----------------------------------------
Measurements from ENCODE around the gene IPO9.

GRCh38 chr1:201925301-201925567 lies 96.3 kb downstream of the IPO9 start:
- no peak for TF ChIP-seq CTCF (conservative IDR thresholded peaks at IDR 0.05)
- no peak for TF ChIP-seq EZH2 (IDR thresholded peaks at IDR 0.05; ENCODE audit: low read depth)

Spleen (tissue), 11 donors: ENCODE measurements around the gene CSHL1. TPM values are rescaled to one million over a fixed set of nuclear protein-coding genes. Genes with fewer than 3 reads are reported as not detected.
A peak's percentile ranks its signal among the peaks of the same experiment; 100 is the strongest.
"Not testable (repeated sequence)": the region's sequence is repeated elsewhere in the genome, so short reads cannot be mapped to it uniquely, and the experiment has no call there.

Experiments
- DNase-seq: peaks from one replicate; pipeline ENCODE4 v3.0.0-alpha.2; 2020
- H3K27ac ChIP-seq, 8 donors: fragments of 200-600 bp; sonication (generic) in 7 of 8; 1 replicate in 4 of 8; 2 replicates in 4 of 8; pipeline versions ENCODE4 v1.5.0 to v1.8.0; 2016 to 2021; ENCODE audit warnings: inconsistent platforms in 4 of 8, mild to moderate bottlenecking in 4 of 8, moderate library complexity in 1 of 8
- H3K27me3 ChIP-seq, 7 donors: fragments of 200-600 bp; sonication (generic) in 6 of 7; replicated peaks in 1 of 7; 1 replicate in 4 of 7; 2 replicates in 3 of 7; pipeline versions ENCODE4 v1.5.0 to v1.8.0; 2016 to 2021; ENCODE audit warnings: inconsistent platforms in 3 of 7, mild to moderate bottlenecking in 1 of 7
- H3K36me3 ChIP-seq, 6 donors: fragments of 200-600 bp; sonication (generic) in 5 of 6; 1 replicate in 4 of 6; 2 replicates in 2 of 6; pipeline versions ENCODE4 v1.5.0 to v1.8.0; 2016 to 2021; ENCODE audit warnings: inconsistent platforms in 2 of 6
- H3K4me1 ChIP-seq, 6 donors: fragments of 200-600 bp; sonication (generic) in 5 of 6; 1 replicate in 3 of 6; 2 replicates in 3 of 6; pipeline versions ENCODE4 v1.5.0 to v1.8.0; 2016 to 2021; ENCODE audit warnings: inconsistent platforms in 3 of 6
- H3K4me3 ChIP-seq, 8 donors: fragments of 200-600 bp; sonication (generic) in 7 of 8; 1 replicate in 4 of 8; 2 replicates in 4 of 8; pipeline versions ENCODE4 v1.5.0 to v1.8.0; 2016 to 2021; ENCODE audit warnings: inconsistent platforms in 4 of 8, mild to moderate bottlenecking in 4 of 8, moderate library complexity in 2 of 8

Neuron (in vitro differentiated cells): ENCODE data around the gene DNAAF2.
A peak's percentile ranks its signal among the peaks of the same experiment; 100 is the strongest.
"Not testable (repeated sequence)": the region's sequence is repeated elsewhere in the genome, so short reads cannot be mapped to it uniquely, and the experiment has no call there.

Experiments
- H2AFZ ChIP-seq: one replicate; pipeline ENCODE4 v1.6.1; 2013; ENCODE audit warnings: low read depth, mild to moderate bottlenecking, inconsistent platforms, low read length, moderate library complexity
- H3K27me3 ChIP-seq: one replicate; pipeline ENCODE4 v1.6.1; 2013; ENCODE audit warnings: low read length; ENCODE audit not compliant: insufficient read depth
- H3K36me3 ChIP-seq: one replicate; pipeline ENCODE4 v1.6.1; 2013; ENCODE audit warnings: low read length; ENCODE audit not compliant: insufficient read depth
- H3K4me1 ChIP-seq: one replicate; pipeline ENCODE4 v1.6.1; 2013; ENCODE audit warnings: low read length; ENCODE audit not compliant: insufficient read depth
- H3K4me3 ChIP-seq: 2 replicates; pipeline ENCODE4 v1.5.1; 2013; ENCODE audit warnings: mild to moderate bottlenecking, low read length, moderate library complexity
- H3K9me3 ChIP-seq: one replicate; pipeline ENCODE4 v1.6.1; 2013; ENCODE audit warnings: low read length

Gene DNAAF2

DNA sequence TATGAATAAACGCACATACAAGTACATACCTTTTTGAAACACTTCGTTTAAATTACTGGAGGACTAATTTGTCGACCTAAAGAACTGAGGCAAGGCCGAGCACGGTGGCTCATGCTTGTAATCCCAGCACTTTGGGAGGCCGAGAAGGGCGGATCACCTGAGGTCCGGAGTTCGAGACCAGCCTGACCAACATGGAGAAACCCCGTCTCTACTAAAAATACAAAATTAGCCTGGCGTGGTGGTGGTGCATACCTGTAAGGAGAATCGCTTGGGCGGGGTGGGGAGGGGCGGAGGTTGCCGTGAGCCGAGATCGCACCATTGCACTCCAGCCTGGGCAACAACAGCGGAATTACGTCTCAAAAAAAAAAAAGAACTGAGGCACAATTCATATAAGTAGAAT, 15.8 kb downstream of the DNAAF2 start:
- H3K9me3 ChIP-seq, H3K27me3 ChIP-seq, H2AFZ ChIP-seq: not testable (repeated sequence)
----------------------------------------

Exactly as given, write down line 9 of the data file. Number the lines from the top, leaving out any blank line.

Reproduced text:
- DNase-seq: peaks from one replicate; pipeline ENCODE4 v3.0.0-alpha.2; 2020